The Complete “Is” Sessions (Blue Note, 1969) – Mostly avant-garde jazz with a septet that includes Woody Shaw, Hubert Laws, Bennie Maupin (on tenor), Dave Holland, Jack DeJohnette and drummer-percussionist Horacee Arnold.
Miles Davis – Live In Europe 1969: The Bootleg Series Vol. 2 (Columbia Legacy, 1969-70) – Corea did not make any full-length studio albums with the Davis quintet during 1968-70 but was captured on many live dates including this excellent three-CD set.
Miles Davis – Bitches Brew (Columbia, 1969) – Corea and the oversized Davis group (with Zawinul and John McLaughlin) made history with this influential double-album. Corea was also on other Davis recordings of the era including Live/Evil, At The Fillmore, Black Beauty, Live at the Fillmore East, and Big Fun.
Wayne Shorter – Super Nova (Blue Note, 1969) – Corea is heard on vibes and drums on this adventurous outing with Shorter and both McLaughlin and Sonny Sharrock on guitars.
The Song Of Singing (Blue Note, 1970) – Although still with Davis, Corea was exploring more avant-garde music on acoustic piano with bassist Dave Holland and drummer Barry Altschul.
A.R.C. (ECM, 1971) – Later in 1970 Corea left Davis, forming Circle with Holland and Altschul, the trio that performs on this chance taking acoustic set.
Paris Concert (ECM, 1971) – Multi-reedist Anthony Braxton soon made Circle a quartet and this double-Lp was their most rewarding recording including a unique version of “There Is No Greater Love.”
Piano Improvisations Vol. 1 and Vol. 2 (ECM, 1971) – While still with Circle, Corea had a growing desire to communicate with audiences. These two albums are mostly gentle music including the debut of “Sometime Ago.”
Return To Forever (ECM, 1972) – The original version of Return To Forever, a quintet with saxophonist Joe Farrell, bassist Stanley Clarke, Airto on drums and percussion, and singer
Flora Purim, only recorded two albums. Their first included “What Game Shall We Play Today,” the original version of “Crystal Silence,” and a medley of “Sometime Ago” and “La Fiesta.”
Stan Getz – Captain Marvel (Columbia, 1972) – Getz and Corea (with Clarke, Airto and Tony Williams) had a reunion in 1972 and, in addition to “500 Miles High” and “Times Lie,” this album has a very memorable rendition of “La Fiesta.”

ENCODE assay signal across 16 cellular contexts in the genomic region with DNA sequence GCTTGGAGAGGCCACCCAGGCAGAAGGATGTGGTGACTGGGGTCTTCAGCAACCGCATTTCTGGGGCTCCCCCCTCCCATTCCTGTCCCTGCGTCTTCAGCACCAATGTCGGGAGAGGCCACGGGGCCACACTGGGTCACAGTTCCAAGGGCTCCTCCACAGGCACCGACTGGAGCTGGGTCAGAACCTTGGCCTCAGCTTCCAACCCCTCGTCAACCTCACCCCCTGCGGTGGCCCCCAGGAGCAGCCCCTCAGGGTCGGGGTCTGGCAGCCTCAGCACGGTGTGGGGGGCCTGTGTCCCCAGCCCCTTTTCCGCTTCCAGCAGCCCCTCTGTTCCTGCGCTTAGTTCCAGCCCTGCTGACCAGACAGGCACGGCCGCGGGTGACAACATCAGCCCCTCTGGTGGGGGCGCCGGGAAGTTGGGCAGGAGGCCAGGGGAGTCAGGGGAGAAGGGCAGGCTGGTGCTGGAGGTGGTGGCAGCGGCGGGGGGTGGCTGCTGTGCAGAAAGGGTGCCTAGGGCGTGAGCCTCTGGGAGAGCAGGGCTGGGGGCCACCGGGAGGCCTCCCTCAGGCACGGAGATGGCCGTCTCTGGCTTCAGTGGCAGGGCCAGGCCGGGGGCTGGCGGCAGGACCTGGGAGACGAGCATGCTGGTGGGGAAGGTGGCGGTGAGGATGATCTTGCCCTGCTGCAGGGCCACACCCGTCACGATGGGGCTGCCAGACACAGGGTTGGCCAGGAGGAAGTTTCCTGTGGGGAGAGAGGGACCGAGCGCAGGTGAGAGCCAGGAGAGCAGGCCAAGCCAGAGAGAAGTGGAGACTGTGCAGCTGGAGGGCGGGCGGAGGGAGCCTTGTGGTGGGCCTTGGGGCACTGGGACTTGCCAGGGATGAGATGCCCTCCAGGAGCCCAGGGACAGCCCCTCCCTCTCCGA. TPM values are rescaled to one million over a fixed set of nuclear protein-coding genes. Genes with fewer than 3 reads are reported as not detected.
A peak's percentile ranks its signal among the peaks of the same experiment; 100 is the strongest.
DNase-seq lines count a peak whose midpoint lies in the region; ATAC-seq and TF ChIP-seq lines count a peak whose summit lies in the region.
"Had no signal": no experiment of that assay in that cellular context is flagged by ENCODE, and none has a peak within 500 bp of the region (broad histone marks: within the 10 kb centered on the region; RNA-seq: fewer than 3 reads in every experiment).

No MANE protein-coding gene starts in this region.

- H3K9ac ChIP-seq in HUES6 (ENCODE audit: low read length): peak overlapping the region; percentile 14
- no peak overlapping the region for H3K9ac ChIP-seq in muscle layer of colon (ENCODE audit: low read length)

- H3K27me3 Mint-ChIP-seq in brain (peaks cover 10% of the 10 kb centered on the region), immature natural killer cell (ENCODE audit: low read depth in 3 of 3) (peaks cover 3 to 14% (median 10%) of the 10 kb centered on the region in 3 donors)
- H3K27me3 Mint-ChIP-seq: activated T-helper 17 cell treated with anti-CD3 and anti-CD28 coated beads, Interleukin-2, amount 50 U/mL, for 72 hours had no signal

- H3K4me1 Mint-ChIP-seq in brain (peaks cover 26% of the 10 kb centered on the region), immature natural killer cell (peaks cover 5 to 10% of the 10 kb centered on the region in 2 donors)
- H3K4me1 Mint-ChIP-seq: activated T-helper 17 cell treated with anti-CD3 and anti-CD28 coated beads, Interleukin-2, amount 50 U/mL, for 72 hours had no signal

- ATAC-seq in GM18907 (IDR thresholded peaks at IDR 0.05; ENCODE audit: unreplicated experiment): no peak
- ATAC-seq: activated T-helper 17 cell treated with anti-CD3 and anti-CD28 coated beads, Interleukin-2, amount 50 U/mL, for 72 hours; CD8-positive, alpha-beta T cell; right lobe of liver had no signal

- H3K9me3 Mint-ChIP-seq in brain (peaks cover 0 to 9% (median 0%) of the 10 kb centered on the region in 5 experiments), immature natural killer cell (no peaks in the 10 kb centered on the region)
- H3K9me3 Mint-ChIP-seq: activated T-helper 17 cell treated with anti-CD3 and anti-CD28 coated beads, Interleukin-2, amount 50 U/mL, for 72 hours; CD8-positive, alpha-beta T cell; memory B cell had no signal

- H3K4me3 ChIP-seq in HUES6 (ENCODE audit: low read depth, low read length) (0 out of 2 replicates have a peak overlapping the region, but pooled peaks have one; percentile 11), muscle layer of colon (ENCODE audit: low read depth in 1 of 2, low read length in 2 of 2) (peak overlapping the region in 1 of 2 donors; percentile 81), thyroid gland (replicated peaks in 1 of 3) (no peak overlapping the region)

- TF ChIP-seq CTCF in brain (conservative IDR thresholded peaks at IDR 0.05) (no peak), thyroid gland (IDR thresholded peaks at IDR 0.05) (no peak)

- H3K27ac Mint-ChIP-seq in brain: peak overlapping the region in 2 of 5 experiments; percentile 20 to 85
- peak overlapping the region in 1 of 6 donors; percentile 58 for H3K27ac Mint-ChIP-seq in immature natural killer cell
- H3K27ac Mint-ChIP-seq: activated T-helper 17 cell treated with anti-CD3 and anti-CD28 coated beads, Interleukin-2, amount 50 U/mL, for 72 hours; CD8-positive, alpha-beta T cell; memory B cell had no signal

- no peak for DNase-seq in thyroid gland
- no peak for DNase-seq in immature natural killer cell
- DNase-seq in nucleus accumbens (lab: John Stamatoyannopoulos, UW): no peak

Light As A Feather (Polydor, 1972) – The second recording by the original RTF includes the most famous version of “500 Miles High” and the earliest rendition of Corea’s best-known original, “Spain.”
Crystal Silence (ECM, 1972) – While in the process of forming the second version of Return To Forever, Corea recorded his first set of duets with vibraphonist Gary Burton. There would be many more.
Hymn Of The Seventh Galaxy (Polydor, 1973) – The one album that guitarist Bill Connors made with Corea, Clarke and drummer Lenny White, and arguably the most rewarding of the electric RTF recordings, highlighted by “Captain Senor Mouse.”
Where Have I Known You Before (Polydor, 1974) – Guitarist Al DiMeola’s debut recording with RTF.
No Mystery (Polydor, 1975) – RTF was at the height of its fame when they made this album.
The Leprechaun (Polydor, 1975) – Corea teamed up with Joe Farrell, a brass section, a few strings, Eddie Gomez, drummer Steve Gadd and his future wife singer Gayle Moran.
Romantic Warrior (Columbia, 1976) – The last recording by RTF before their breakup.
Return To Forever – The Anthology (Verve, 1972-75) – A two-CD set with highlights of the first two Return To Forevers plus four previously unreleased performances.
My Spanish Heart (Polydor, 1976) – The end of the second Return To Forever freed Corea to do any projects he wanted including this Spanish-flavored outing which includes violinist Jean-Luc Ponty on “Armando’s Rhumba.”
Music Magic (Columbia, 1977) – The third Return To Forever had Corea, Clarke and Gayle Moran joined by Joe Farrell, two trumpets, two trombones, and drummer Gerry Brown. This was their one studio album.
Return To Forever Live (Columbia, 1977) – A four-Lp set by the underrated and final version of Return To Forever.
Mad Hatter (Polydor, 1978) – Corea and many of his musical friends (including Farrell, Clarke, Herbie Hancock and five strings) have a good time on a set of his originals.
Friends (Polydor, 1978) – Corea stretches out in a quartet with Farrell, Gomez and drummer Steve Gadd.
Live At Midem (Who’s Who In Jazz, 1978) – Corea at a concert jamming with Lionel Hampton including “Moment’s Notice” and Hampton singing “I Ain’t Mad At You.”